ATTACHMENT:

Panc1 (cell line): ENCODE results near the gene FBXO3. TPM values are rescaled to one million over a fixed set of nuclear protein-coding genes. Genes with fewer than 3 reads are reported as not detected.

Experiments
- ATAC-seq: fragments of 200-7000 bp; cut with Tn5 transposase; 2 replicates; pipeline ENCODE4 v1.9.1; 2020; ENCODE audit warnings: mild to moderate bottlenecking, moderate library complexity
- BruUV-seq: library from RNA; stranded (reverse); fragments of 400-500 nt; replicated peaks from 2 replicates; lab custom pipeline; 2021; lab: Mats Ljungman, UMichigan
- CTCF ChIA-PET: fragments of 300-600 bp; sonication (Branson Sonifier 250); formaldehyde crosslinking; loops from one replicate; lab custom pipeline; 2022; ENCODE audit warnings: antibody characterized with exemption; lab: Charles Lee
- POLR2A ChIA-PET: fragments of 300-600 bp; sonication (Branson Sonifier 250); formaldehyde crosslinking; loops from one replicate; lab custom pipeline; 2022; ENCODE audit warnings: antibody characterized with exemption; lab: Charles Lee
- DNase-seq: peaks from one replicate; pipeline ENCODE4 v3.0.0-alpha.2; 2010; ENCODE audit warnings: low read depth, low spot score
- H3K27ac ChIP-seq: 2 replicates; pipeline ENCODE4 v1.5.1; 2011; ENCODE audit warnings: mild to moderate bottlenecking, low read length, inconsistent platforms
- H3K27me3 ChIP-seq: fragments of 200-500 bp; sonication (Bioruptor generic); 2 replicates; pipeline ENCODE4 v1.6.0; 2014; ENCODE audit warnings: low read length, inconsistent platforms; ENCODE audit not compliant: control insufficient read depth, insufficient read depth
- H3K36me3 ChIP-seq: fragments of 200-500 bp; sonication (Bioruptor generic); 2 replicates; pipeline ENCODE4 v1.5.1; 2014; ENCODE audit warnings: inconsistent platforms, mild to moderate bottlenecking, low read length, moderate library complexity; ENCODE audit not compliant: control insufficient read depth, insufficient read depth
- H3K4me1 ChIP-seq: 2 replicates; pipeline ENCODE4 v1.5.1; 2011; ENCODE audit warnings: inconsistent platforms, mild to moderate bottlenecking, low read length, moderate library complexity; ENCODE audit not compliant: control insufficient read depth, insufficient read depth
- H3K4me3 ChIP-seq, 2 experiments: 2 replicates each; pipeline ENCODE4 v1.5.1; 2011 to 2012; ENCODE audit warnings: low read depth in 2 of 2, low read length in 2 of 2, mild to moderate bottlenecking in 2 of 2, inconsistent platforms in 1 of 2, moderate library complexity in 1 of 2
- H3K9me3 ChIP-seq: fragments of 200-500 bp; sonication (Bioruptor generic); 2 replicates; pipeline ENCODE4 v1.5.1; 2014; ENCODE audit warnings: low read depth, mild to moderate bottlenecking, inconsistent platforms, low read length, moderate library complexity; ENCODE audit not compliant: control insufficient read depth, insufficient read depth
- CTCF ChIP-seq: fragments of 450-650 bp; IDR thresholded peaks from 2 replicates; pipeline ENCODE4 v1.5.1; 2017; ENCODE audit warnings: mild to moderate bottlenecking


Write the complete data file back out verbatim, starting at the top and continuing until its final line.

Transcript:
Panc1 (cell line): ENCODE results near the gene FBXO3. TPM values are rescaled to one million over a fixed set of nuclear protein-coding genes. Genes with fewer than 3 reads are reported as not detected.

Experiments
- ATAC-seq: fragments of 200-7000 bp; cut with Tn5 transposase; 2 replicates; pipeline ENCODE4 v1.9.1; 2020; ENCODE audit warnings: mild to moderate bottlenecking, moderate library complexity
- BruUV-seq: library from RNA; stranded (reverse); fragments of 400-500 nt; replicated peaks from 2 replicates; lab custom pipeline; 2021; lab: Mats Ljungman, UMichigan
- CTCF ChIA-PET: fragments of 300-600 bp; sonication (Branson Sonifier 250); formaldehyde crosslinking; loops from one replicate; lab custom pipeline; 2022; ENCODE audit warnings: antibody characterized with exemption; lab: Charles Lee
- POLR2A ChIA-PET: fragments of 300-600 bp; sonication (Branson Sonifier 250); formaldehyde crosslinking; loops from one replicate; lab custom pipeline; 2022; ENCODE audit warnings: antibody characterized with exemption; lab: Charles Lee
- DNase-seq: peaks from one replicate; pipeline ENCODE4 v3.0.0-alpha.2; 2010; ENCODE audit warnings: low read depth, low spot score
- H3K27ac ChIP-seq: 2 replicates; pipeline ENCODE4 v1.5.1; 2011; ENCODE audit warnings: mild to moderate bottlenecking, low read length, inconsistent platforms
- H3K27me3 ChIP-seq: fragments of 200-500 bp; sonication (Bioruptor generic); 2 replicates; pipeline ENCODE4 v1.6.0; 2014; ENCODE audit warnings: low read length, inconsistent platforms; ENCODE audit not compliant: control insufficient read depth, insufficient read depth
- H3K36me3 ChIP-seq: fragments of 200-500 bp; sonication (Bioruptor generic); 2 replicates; pipeline ENCODE4 v1.5.1; 2014; ENCODE audit warnings: inconsistent platforms, mild to moderate bottlenecking, low read length, moderate library complexity; ENCODE audit not compliant: control insufficient read depth, insufficient read depth
- H3K4me1 ChIP-seq: 2 replicates; pipeline ENCODE4 v1.5.1; 2011; ENCODE audit warnings: inconsistent platforms, mild to moderate bottlenecking, low read length, moderate library complexity; ENCODE audit not compliant: control insufficient read depth, insufficient read depth
- H3K4me3 ChIP-seq, 2 experiments: 2 replicates each; pipeline ENCODE4 v1.5.1; 2011 to 2012; ENCODE audit warnings: low read depth in 2 of 2, low read length in 2 of 2, mild to moderate bottlenecking in 2 of 2, inconsistent platforms in 1 of 2, moderate library complexity in 1 of 2
- H3K9me3 ChIP-seq: fragments of 200-500 bp; sonication (Bioruptor generic); 2 replicates; pipeline ENCODE4 v1.5.1; 2014; ENCODE audit warnings: low read depth, mild to moderate bottlenecking, inconsistent platforms, low read length, moderate library complexity; ENCODE audit not compliant: control insufficient read depth, insufficient read depth
- CTCF ChIP-seq: fragments of 450-650 bp; IDR thresholded peaks from 2 replicates; pipeline ENCODE4 v1.5.1; 2017; ENCODE audit warnings: mild to moderate bottlenecking